Undoubtedly, questions connected with inequality are central in Sociology, as they have been the primary source of various social problems for centuries. Therefore, the roots of the inequality phenomenon have been under discussion for as long as it exists. Private property was considered one of the most high-powered reasons for inequality for a long time. Thus the solutions to social injustice were looked for in creating new property relations. Moreover, with the development of the democracy ideas, new projects on organizing social interactions have emerged, leading to various views on a perfect social structure. Contrary to elitarianism, egalitarianism is the concept of a society in which all the members have equal social and civil rights and, as a result, opportunities in all aspects of human life. Such concepts of better ways of maintaining society organization appear to be a reaction to the exacerbation of social inequality and aim to change the situation for the better. Regarding egalitarianism, material and ideological factors of equality support each other and are tightly interrelated, being just different aspects of the same concept.
The existence of inequality as a commonly assumed problem in society has led to different ways of perceiving it and its connection to the history of humanity. For example, Rousseau reckoned that inequality almost did not exist in the state of nature (Widlok & Tadesse, 2006). Considering private property as the origin of social problems, he, however, stated that socialism in a matter of changing the private property to the shared one is not practical because it does not result in the elimination of inequality. On the other hand, Dahrendorf claimed that inequality was a universal feature of human society, which appeared as a necessary result of implementing different norms into society’s life (Widlok & Tadesse, 2006). From this perspective, inequality is natural due to the need to regulate the rules and their observance, which is why an authority with a right to sanction those who violate is required. Whether any of these theories are true or not, the fact that inequality is concerned with the cause of social problems is indisputable.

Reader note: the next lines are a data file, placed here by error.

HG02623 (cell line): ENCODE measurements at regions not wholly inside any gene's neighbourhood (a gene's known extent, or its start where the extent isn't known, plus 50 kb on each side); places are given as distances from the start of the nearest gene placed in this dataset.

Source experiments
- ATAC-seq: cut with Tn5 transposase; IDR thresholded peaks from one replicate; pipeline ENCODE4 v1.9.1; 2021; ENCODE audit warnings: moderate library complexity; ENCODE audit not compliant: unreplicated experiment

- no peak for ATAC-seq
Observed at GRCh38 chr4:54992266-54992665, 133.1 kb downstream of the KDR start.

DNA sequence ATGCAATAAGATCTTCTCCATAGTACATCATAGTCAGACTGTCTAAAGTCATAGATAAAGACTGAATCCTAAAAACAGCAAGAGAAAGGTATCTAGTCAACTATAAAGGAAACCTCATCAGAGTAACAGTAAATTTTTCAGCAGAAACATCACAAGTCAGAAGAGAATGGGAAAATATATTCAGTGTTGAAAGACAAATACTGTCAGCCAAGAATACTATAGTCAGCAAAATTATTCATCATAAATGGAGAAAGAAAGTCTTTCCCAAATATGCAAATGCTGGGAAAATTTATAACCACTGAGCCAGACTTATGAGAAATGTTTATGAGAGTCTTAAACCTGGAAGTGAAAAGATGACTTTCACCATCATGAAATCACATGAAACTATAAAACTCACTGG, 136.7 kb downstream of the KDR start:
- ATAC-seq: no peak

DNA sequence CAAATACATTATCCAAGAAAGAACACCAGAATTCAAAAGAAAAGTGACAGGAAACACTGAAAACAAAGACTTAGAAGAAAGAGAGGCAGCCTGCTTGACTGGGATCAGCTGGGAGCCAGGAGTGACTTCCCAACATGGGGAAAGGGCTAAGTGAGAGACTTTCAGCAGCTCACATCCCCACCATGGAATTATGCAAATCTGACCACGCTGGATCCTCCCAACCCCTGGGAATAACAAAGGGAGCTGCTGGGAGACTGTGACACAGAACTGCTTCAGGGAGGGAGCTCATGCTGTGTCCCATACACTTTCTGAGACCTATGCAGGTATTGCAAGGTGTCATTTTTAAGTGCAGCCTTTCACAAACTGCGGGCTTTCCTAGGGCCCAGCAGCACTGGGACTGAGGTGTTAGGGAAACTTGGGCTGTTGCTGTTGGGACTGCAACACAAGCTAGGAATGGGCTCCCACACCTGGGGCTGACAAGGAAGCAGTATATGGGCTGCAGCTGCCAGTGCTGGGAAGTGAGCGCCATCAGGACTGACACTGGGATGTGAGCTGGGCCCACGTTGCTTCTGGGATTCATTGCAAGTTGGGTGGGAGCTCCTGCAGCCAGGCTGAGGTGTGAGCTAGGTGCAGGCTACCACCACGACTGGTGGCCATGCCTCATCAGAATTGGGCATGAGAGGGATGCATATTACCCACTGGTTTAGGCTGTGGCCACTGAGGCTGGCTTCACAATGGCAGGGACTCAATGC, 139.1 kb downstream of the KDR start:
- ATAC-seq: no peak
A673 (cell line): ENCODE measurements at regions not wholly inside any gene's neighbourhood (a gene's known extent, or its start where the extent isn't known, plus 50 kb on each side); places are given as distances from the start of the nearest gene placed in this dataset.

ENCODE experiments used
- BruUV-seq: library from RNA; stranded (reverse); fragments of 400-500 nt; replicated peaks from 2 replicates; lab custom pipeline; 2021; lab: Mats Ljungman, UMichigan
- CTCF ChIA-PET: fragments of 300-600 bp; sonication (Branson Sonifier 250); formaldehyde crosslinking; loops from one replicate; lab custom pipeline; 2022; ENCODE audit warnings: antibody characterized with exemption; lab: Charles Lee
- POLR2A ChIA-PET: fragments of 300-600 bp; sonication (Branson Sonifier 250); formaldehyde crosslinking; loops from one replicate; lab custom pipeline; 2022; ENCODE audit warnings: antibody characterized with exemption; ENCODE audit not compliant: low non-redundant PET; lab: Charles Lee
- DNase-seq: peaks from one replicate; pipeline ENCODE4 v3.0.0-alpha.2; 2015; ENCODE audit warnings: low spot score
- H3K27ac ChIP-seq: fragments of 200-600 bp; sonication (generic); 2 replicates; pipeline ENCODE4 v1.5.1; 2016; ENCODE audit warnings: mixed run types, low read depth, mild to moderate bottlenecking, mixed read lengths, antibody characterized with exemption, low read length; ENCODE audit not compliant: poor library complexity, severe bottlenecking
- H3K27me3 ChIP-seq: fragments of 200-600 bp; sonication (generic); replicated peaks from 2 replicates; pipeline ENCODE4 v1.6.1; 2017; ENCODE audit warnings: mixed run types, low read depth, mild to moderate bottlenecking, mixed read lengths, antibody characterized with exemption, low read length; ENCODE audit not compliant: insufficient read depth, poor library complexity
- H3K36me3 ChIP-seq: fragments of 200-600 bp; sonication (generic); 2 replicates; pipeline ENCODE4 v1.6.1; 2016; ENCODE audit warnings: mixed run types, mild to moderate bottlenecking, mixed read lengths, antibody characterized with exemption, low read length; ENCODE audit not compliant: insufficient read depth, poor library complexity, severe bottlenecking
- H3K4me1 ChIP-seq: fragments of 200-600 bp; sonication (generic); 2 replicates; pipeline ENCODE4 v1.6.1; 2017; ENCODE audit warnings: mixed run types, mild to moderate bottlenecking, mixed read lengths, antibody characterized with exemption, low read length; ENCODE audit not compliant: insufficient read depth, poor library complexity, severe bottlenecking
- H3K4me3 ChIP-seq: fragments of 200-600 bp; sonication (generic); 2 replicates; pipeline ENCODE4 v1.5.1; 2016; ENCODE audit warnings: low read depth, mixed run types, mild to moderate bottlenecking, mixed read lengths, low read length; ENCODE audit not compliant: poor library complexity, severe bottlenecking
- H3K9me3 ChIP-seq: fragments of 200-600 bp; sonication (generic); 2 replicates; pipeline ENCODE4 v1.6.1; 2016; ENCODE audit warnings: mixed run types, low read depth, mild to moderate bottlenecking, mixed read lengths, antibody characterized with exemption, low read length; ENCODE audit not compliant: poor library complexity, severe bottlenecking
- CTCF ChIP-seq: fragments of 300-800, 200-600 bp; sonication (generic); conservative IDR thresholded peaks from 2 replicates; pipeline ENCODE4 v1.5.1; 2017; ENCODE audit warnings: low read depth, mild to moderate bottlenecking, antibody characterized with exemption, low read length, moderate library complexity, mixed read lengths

Considering the ideological side of the issue, numerous factors are supporting the egalitarian outlook. For instance, the central ideas of this state of mind are freedom and autonomy, which are reflected in the absence of control and the total margin of discretion and result in the desirable equality. In this regard, private property is considered a thoroughly negative factor that automatically makes people’s intentions unclear and impedes the simplification of social communications. The ideas of freedom and independence support the process of disengagement of people from the property. Egalitarian ideology highlights the importance of the liberty of choice on any level, which is complicated by the traditional capitalist approach due to the aggravating of choices that private property causes.
Instead of this rather unattractive form of property, the egalitarian concept offers a solution, implying the necessity of each member of the society to share the property and keep nothing in personal possession constantly. This obligation to share is based on the principle of unrestricted access to resources with restrictions concerning the limits of usage of these rights. The aim is to avoid inequality along with providing the needed amount of resources for each person. Thus, the ideological notion of the immorality of the accumulation of resources is connected with the material rules of property disposal and is responsible for the proper performance of the economy’s response to alterations in people’s behavior.